WEDNESDAY, Dec. 21, 2016 (HealthDay News)—People with the reading disability dyslexia may have brain differences that are surprisingly wide-ranging, a new study suggests.
Using specialized brain imaging, scientists found that adults and children with dyslexia showed less ability to "adapt" to sensory information compared to people without the disorder.
And the differences were seen not only in the brain's response to written words, which would be expected. People with dyslexia also showed less adaptability in response to pictures of faces and objects.
That suggests they have "deficits" that are more general, across the whole brain, said study lead author Tyler Perrachione. He's an assistant professor of speech, hearing and language sciences at Boston University.
The findings, published in the Dec. 21 issue of the journal Neuron, offer clues to the root causes of dyslexia.
Other studies have found that people with dyslexia show differences in the brain's structure and function.
"But it hasn't been clear whether those differences are a cause or consequence of dyslexia," Perrachione explained.
The chicken-and-egg question is tricky, because years of reading, or years of reading disability, affect brain development.
Perrachione said his team thinks it has discovered a cause of dyslexia—partly because the reduced adaptation was seen in young kids, and not only adults.
A researcher who was not involved in the study called it "groundbreaking."
"Frankly, researchers have struggled with understanding the brain bases of dyslexia," said Guinevere Eden, director of the Center for the Study of Learning at Georgetown University Medical Center in Washington, D.C.
Scientists have known that brain structure and function look different in people with dyslexia, Eden said, but they haven't known why.
"This study makes an important step in that direction," she said. "It gets to the true characteristics of the properties of the neurons [cells] in these brain regions, not just their outward appearance."
People with dyslexia have consistent problems with language skills, especially reading.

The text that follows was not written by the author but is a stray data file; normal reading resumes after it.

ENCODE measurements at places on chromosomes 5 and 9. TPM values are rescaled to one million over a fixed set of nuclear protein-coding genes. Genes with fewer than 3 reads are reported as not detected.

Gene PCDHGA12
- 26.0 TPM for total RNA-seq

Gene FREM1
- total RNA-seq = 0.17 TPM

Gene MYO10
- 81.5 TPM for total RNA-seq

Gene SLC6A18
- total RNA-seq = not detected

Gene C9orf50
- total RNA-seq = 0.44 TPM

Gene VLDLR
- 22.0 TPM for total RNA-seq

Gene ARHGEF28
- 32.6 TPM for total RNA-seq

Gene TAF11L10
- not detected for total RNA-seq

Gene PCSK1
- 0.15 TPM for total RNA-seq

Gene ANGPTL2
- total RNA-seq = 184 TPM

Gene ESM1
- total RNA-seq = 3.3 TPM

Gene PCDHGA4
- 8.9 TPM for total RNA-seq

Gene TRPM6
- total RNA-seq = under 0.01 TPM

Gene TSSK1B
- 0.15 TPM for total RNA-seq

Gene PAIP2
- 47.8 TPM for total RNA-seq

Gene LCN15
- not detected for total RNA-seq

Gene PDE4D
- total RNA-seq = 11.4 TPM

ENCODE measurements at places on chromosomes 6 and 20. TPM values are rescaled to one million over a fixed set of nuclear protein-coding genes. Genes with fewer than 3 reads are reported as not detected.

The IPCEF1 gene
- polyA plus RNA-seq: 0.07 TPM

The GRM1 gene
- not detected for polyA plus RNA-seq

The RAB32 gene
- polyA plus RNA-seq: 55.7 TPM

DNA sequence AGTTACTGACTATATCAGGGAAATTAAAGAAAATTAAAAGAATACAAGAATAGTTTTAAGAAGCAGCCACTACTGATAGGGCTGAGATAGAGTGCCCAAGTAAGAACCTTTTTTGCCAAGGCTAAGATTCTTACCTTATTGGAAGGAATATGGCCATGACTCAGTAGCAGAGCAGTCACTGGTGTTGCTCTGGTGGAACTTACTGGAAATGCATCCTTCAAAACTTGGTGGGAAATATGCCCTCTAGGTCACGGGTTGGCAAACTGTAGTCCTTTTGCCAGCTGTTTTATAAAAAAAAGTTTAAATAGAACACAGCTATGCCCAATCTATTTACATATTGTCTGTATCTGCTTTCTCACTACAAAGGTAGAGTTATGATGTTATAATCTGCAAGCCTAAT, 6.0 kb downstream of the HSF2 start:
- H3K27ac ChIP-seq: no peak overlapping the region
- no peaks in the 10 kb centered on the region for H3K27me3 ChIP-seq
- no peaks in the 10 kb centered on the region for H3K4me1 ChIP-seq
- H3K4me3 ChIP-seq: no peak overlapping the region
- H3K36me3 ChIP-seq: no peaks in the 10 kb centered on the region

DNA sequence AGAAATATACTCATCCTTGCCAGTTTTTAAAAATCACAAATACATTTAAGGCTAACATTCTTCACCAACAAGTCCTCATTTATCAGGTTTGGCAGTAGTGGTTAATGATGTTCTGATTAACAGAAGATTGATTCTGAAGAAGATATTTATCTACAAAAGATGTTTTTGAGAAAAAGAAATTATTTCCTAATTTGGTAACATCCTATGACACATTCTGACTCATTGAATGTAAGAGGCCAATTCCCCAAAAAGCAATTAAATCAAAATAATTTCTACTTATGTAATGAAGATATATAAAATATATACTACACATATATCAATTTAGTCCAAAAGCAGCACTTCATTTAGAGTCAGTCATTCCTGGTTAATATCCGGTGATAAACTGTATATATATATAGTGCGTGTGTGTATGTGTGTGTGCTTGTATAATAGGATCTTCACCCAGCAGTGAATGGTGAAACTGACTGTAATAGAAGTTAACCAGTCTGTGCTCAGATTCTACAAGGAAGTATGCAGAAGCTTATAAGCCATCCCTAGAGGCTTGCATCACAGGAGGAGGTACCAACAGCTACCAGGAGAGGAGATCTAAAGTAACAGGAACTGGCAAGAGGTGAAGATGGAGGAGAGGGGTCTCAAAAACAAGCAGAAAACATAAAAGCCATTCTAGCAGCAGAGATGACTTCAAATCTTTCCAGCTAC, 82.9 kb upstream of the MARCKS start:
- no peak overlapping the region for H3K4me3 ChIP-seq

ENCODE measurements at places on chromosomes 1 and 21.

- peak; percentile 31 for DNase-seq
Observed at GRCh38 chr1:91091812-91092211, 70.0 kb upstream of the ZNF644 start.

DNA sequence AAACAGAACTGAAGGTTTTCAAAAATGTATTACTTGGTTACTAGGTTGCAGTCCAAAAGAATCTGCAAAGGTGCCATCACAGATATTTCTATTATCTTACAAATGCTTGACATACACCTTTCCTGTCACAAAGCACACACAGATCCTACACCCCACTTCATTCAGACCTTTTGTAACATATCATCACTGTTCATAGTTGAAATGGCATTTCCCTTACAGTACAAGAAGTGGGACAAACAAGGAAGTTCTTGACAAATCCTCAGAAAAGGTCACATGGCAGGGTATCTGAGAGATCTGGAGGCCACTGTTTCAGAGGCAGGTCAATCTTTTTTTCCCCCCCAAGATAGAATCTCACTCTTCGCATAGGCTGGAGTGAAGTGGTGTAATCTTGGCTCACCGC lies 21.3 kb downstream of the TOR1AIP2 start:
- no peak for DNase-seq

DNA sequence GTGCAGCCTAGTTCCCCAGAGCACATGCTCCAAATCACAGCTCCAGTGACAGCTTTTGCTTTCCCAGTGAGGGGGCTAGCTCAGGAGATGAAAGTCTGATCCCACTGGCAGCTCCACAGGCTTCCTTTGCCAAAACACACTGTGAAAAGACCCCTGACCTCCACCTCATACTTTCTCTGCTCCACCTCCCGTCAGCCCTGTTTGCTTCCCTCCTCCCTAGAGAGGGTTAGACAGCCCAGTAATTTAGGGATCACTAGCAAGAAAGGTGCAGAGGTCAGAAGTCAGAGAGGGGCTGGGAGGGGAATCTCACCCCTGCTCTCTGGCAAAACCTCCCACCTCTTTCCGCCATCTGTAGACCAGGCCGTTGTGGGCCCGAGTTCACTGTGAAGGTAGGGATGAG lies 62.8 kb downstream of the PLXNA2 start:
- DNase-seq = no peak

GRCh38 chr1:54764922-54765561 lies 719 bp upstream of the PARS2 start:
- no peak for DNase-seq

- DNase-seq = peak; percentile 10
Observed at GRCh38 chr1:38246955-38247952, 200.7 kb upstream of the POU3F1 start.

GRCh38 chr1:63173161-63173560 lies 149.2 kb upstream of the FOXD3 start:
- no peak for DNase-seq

According to the International Dyslexia Association, as much as 15 percent to 20 percent of the population has symptoms of dyslexia—including "slow" reading, poor spelling and writing skills, and problems deciphering words that are similar to each other.
The new study aimed to see whether "neural adaptation" might play a role.
Adaptation is how the brain improves its efficiency. Perrachione offered an example: When you speak to someone for the first time, the brain needs a little time to get used to that person's voice, speaking rhythms and pronunciation of words, for instance.
But then the brain adapts and stops working so hard to process the other person's speech.
In people with dyslexia, however, that adaptation seems to be hindered. "Their brains are working harder to process these sensory inputs," Perrachione said.
The new findings are based on functional MRI scans of adults and children with and without dyslexia. The scans were used to capture the study participants' brain activity as they performed a series of tasks.
In one experiment, the participants listened to a series of words, read either by a single speaker or several different ones. Overall, the researchers found, people without dyslexia adapted to the single voice, but not to multiple speakers.
In contrast, people with dyslexia showed much less adaptation in their brain activity, even when listening to a single speaker. The same pattern was seen when study participants viewed written words.
But the differences went beyond words: People with dyslexia showed less brain adaptation in response to images of faces and objects.
That's "surprising," Eden said, since the disorder does not involve apparent problems with recognizing faces or objects.
Perrachione speculated on a reason for the findings: The reduced brain adaptation may only "show up" when it comes to reading, because reading is such a complex skill.
The brain has no dedicated "reading" area. "Reading is a tool, or technology, that we've invented," Perrachione pointed out.
Learning to use that technology requires a complex orchestration of different brain "domains," he explained.
And yet, because everyone is expected to read, most people probably do not realize what an accomplishment it is, Perrachione said.
Eden agreed. "Learning to read is an astonishing feat and one that we often take for granted," she said.
Will the new understanding of dyslexia lead to new therapies? It's not clear, both Eden and Perrachione said.
Right now, dyslexia is managed with specialized reading instruction, starting as early as possible. That's not going to change, Eden said.
But if scientists better understand what's happening in the brain, Perrachione said, it might be possible to refine the reading therapies used for dyslexia.
SOURCES: Tyler Perrachione, Ph.D., assistant professor, speech, hearing and language sciences, Boston University; Guinevere Eden, Ph.D., director, Center for the Study of Learning, Georgetown University Medical Center, Washington, D.C.; Dec. 21, 2016, Neuron, online
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